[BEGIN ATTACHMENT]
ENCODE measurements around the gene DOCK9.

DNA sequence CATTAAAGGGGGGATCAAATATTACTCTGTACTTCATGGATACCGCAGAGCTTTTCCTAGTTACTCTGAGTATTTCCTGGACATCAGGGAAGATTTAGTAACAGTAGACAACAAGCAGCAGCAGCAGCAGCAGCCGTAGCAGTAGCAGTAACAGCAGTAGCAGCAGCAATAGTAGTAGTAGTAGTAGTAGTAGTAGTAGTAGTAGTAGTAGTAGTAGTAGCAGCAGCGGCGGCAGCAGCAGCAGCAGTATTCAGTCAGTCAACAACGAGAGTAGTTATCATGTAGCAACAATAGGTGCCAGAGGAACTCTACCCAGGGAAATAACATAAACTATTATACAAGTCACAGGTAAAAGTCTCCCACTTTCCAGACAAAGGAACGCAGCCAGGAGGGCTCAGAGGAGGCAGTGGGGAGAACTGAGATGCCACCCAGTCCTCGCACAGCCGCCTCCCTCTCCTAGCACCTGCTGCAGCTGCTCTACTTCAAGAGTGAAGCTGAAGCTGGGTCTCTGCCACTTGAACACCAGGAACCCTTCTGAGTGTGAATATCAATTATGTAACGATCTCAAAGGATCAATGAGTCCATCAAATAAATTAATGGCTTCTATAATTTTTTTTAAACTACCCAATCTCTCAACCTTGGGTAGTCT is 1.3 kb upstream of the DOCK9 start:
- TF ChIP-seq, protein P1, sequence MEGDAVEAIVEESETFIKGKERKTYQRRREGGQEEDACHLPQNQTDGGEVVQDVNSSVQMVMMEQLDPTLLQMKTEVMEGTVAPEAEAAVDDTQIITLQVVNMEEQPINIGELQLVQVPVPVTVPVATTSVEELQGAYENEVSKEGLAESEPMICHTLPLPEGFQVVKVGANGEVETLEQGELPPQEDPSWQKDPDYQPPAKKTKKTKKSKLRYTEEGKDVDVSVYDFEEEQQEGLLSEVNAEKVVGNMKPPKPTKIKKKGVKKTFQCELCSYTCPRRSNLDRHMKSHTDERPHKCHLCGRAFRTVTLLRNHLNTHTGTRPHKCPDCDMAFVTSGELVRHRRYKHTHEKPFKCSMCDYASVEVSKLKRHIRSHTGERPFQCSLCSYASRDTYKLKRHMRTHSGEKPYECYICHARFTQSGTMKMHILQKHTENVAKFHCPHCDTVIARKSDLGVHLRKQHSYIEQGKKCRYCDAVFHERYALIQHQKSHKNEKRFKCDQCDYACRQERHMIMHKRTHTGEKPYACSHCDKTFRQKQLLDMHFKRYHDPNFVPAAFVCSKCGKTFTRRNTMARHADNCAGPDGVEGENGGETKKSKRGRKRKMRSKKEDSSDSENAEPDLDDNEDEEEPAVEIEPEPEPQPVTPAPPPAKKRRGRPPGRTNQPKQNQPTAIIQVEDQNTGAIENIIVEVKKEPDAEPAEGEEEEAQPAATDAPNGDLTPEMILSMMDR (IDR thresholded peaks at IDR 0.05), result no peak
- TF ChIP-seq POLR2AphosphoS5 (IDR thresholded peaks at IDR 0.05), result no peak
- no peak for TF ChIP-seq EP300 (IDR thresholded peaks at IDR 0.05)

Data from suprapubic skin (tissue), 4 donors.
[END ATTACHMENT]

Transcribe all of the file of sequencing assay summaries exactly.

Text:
ENCODE measurements around the gene DOCK9.

DNA sequence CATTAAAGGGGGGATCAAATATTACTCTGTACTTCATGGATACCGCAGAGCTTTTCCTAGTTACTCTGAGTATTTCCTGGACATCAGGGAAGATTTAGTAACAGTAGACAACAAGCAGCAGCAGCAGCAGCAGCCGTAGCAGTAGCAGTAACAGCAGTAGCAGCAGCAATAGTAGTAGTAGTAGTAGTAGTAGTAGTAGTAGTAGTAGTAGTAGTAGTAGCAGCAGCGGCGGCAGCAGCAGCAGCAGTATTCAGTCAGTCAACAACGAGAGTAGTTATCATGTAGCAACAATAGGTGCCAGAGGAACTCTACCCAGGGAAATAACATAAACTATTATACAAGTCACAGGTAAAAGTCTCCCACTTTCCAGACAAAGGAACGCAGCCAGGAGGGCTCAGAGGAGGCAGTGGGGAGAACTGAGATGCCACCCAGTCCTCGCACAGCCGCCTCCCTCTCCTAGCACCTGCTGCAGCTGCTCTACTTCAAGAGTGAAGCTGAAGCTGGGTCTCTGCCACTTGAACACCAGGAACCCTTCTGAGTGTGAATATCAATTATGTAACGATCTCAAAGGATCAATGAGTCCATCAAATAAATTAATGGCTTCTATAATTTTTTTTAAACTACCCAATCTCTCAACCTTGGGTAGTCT is 1.3 kb upstream of the DOCK9 start:
- TF ChIP-seq, protein P1, sequence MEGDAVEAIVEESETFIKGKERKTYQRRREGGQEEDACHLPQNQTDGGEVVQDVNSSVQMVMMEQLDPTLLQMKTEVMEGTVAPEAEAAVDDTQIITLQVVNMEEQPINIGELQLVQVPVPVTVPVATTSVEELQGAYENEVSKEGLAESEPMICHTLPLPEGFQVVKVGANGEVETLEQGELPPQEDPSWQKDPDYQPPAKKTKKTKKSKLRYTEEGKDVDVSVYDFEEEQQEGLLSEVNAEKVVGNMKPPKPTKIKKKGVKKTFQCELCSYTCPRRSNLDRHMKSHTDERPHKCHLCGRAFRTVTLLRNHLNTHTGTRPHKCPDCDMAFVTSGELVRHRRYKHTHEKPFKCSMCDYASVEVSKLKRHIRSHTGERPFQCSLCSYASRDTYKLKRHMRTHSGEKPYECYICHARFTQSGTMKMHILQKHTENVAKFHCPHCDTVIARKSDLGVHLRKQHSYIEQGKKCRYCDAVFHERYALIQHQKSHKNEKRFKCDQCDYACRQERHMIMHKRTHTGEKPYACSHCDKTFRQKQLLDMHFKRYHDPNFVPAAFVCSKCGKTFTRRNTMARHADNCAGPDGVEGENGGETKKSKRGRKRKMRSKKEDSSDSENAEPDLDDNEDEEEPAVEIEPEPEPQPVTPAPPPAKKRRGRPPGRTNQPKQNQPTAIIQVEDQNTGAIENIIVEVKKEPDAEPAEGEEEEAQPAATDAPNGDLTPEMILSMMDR (IDR thresholded peaks at IDR 0.05), result no peak
- TF ChIP-seq POLR2AphosphoS5 (IDR thresholded peaks at IDR 0.05), result no peak
- no peak for TF ChIP-seq EP300 (IDR thresholded peaks at IDR 0.05)

Data from suprapubic skin (tissue), 4 donors.